Throughout his career, architects who were more conventional than Wright opposed his unorthodox methods. Beset with personal difficulties and professional antagonisms, he passed a year of self-imposed exile (1909-10) in Europe. Upon his return, established in Taliesin (named after a 6th-century Welsh bard), the home and school he built for himself near Spring Green, Wisconsin, he began anew on a career of ever-widening achievements. Among his later works are the Millard House (1923) in Pasadena, Calif; the Kaufmann House (1937), called Fallingwater, at Bear Run, Pennsylvania (now maintained by the state and open to the public); the Johnson Wax Company Administration Building (1939) in Racine, Wisconsin; the First Unitarian Church (1947) in Madison, Wisconsin; the V. C. Morris gift shop (1950) in San Francisco; and the Price Tower (1953), a skyscraper in Bartlesville, Oklahoma. In 1959 he completed the curvilinear Solomon R. Guggenheim Museum in New York City.

Wright spent much time in writing, lecturing, and teaching. By 1908 he had originated most of the principles that are today the fundamental concepts of modern architecture. Although his early struggle against eclecticism won him the hostility of the American academicians, nevertheless his work profoundly influenced the development of contemporary architecture in the U.S. as well as in Europe. At Taliesin West (begun 1938), his winter home in Scottsdale, Arizona, Wright established a studio-workshop for apprentices who assisted him on his projects. He also founded the Taliesin Fellowship to support such efforts. His writings include An Autobiography (1932; revised ed. 1943), An Organic Architecture (1939), Genius and the Mobocracy (1949), and Natural House (1954). Wright died in Phoenix, Arizona, on April 9, 1959.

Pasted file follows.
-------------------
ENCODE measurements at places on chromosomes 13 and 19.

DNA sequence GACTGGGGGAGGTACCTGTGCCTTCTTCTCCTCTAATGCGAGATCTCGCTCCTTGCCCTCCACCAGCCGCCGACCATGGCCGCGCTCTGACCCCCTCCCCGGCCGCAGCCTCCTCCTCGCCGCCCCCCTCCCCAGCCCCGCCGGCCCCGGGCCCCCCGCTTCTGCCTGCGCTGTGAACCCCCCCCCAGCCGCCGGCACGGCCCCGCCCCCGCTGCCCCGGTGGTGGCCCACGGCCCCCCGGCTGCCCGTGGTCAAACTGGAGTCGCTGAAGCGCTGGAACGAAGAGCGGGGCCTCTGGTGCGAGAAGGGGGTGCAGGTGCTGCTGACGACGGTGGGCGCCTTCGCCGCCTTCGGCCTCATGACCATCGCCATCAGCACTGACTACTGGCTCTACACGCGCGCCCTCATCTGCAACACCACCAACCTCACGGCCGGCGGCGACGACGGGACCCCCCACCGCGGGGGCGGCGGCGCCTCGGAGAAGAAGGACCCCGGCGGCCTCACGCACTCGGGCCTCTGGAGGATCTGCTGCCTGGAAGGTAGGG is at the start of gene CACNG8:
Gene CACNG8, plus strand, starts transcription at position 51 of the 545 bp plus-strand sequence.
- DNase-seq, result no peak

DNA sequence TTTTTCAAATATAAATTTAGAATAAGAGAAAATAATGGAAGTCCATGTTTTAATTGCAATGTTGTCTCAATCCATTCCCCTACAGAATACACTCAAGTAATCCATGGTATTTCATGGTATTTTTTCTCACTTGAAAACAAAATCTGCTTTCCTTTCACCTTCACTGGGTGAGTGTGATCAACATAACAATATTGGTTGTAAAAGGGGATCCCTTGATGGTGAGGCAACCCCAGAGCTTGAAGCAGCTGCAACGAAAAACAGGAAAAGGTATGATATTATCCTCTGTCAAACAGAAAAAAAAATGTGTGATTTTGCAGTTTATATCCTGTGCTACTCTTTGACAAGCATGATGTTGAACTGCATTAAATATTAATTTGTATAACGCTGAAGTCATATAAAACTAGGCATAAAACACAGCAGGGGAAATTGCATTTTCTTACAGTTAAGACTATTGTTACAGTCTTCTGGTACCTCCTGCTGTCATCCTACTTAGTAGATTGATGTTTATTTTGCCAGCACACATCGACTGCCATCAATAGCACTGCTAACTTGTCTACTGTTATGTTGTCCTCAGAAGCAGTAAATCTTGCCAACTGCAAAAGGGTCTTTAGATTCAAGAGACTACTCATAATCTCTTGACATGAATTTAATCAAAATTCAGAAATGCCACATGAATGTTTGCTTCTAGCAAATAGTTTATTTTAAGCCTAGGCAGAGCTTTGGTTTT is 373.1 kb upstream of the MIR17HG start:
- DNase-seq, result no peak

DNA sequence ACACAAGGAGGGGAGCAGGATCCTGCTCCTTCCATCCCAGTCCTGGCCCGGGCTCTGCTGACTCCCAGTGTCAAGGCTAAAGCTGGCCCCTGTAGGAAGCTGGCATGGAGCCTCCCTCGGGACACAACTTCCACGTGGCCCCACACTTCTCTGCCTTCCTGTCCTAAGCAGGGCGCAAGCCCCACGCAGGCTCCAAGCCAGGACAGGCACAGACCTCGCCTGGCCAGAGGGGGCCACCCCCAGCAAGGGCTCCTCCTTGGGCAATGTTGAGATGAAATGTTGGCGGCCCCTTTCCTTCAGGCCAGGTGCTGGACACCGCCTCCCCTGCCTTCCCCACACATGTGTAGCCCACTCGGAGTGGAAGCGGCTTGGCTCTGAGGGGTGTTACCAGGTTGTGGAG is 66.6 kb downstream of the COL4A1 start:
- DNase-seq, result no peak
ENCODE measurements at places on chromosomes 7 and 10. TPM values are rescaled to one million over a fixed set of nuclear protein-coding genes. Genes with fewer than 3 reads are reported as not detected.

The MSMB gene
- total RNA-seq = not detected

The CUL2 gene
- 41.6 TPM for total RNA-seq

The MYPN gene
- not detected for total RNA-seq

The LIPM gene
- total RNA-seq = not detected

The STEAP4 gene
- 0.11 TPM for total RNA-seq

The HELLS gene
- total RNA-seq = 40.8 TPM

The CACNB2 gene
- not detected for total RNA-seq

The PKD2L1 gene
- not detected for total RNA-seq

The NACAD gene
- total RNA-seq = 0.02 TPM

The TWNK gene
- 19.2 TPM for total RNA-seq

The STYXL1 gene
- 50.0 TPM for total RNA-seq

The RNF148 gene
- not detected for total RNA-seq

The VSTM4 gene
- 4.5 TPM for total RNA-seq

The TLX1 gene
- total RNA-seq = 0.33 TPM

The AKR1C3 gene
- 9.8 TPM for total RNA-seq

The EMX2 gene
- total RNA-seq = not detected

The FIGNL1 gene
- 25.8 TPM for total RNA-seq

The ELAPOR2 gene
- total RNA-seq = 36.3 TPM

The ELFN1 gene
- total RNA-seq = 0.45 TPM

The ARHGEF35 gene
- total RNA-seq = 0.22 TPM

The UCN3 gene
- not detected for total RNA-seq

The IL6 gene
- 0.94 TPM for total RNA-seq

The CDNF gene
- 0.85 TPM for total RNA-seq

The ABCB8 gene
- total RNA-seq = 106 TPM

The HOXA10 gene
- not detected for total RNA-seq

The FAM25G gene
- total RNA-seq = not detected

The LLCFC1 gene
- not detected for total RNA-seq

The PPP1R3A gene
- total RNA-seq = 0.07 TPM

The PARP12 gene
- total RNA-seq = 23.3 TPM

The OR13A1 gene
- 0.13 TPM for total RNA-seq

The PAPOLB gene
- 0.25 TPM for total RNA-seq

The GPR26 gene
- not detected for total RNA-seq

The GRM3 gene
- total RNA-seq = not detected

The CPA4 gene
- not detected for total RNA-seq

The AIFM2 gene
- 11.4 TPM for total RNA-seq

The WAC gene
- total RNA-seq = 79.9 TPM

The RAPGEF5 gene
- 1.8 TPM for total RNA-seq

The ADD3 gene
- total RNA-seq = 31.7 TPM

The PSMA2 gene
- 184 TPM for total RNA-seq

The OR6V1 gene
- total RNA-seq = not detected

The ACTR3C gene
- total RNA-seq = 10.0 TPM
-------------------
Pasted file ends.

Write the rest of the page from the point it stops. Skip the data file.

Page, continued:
The Entrepreneur    from The Great Idea Finder
The Philanthropist   from The Great Idea Finder
Invention of Lincoln Logs by John lloyd Wright, his son.  from The Great Idea Finder

Frank Lloyd Wright : His Life and His Architecture
by Richard Twombly, Robert Twombly / Paperback - 456 pages / John Wiley & Sons -1987
A good selection of photography and drawings not seen in most others books.
Frank Lloyd Wright
by Robert McCarter / Paperback - 368 pages  / (October 1999)
Phaidon Press Inc.
Of all the books that have appeared in the last 10 years on Frank Lloyd Wright and his architecture, this is the one that will last.
Frank Lloyd Wright's Houses
by Thomas A. Heinz / Hardcover: 80 pages / Gramercy (May 7, 2002)
This beautifully illustrated book takes a look at many unusual private homes designed by Wright, from the cantilevered "Fallingwater" in Pennsylvania to the "Desert-rose" concrete-block Lykes House in Phoenix, Arizona. Includes many popular examples of Wright's most famous houses.